Wednesday, 27 October 2021


Seegene's new COVID-19 test can simultaneously recognize 10 virus variants

03 March 2021 | News

Seegene's new product filters COVID-19 and variants during primary PCR testing in 1 hr 55 minutes Target 4 Genes of SARS-CoV-2 and

Photo Credit: shutterstock

Photo Credit: shutterstock

Seegene, a South Korea based biotechnology company specializing in molecular diagnostics, has finished the development of the world's first-ever variant diagnostic test that can simultaneously detect COVID-19 and screen multiple virus variants, with a single multiplex real-time PCR testing.

The 'Allplex™ SARS-CoV-2 Master Assay' can detect both coronavirus and its variants in the initial round of testing. It's an ideal way of screening coronavirus genes, as the pandemic continues after being coupled with more contagious variants that have spread to at least 70 countries.

The new COVID-19 test detects a total of 10 targets including four coronavirus genes (E gene, RdRP gene, N gene and S gene) as well as five defined virus variants notably spotted in the most recognized lineages. Those variants include B.1.1.7 (U.K. lineage of concern, associated with the N501Y mutation), B.1.351 (South African lineage defined by 501Y.V2), P.1 (Brazilian lineage with variants of biological significance E484K, N501Y and K417T), B.1.1.207 (U.S. lineage). Detecting four coronavirus genes in a single tube of assays can only be realized by Seegene and its unique technology, one that is extremely vital when distinguishing the virus that keeps on evolving at a fast rate.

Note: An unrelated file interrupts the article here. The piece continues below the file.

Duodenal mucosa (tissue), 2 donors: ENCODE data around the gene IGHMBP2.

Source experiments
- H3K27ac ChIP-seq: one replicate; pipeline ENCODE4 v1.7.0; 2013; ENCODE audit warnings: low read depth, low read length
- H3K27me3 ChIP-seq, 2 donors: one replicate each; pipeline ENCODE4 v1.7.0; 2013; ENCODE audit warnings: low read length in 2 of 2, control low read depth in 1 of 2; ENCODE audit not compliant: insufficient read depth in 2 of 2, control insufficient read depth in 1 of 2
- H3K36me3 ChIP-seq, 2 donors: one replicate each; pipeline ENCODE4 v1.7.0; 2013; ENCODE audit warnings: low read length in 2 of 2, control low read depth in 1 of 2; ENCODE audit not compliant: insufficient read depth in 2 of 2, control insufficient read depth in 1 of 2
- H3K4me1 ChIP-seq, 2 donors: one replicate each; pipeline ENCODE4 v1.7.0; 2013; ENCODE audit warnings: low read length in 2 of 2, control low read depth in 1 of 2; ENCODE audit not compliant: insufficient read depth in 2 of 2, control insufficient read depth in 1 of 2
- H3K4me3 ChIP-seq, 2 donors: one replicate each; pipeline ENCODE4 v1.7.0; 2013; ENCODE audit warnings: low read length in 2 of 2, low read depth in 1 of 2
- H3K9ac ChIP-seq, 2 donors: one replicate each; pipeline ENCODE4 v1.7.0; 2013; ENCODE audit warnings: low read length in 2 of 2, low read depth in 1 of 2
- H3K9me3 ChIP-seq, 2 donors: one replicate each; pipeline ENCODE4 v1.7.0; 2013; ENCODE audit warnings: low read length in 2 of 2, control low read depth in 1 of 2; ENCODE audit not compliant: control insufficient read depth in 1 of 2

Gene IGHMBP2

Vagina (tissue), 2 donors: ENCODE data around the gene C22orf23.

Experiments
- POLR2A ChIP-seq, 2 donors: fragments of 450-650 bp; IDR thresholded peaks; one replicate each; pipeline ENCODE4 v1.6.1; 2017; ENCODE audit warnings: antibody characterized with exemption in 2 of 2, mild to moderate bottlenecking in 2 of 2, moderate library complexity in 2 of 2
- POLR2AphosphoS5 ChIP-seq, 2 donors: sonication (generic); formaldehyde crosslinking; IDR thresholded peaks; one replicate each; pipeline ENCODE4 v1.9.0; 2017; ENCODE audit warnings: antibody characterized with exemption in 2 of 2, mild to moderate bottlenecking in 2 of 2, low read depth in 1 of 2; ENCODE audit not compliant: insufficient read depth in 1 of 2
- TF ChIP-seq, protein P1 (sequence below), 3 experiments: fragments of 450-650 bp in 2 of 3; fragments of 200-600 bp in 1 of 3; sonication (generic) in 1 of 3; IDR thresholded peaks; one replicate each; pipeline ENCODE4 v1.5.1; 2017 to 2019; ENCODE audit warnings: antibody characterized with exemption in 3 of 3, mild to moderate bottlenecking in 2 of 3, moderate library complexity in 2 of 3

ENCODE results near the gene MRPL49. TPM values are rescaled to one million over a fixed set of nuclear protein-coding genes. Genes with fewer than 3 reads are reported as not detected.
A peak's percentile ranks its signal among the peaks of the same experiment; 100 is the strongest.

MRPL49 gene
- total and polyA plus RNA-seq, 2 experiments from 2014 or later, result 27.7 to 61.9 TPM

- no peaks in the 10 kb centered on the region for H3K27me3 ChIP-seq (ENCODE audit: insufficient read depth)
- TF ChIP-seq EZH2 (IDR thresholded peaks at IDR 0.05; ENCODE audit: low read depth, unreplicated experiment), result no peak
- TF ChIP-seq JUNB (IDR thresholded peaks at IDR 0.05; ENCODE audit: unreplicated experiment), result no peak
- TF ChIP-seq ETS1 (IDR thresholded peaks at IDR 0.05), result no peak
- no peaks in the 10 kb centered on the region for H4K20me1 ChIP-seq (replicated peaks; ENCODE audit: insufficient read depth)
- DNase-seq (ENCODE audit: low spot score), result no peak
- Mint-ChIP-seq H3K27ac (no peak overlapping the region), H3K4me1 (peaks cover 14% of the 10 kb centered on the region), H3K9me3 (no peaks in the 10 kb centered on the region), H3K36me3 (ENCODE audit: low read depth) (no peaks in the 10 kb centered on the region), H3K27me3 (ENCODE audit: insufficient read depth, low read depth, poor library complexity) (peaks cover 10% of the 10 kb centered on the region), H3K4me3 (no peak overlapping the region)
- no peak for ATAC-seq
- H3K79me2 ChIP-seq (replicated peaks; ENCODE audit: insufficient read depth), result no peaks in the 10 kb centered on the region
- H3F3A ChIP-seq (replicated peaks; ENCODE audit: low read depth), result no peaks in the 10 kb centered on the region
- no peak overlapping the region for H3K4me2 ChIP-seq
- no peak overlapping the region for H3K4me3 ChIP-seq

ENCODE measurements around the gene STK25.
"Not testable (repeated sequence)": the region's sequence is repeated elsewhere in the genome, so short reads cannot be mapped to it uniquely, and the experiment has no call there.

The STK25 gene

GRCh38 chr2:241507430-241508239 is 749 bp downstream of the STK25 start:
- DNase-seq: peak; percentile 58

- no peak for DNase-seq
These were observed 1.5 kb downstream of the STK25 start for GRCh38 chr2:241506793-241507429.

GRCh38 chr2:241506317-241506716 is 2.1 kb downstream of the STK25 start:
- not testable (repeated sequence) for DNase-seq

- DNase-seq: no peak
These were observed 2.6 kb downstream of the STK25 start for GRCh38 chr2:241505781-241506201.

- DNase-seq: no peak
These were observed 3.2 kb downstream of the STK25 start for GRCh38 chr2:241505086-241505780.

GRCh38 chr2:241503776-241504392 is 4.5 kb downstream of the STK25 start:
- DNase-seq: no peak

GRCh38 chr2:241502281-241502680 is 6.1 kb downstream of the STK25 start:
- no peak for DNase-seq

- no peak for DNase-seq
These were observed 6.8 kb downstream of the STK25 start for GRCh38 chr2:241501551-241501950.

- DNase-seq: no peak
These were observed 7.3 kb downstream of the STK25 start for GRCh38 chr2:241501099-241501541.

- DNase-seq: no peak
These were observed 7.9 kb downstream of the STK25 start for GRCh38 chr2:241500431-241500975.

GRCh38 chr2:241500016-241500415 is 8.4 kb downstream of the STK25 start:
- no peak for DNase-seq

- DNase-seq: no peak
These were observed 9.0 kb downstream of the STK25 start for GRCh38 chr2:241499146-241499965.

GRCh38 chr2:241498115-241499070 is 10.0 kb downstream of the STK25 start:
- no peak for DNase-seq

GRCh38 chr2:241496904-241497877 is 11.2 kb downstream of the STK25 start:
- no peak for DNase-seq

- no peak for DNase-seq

Seegene's technology can precisely detect various types of mutant variants including those of point mutation and deletion of amino acids.

Additionally, Seegene's 'Allplex™ SARS-CoV-2 Master Assay' can pre-screen suspicious new variants that are believed to carry composition of the already discovered mutations. Recently multiple COVID-19 mutations have been reported to overlap, like the N501Y mutation, now being spotted in multiple lineages, after having been reported in the U.K. and South African variants.  

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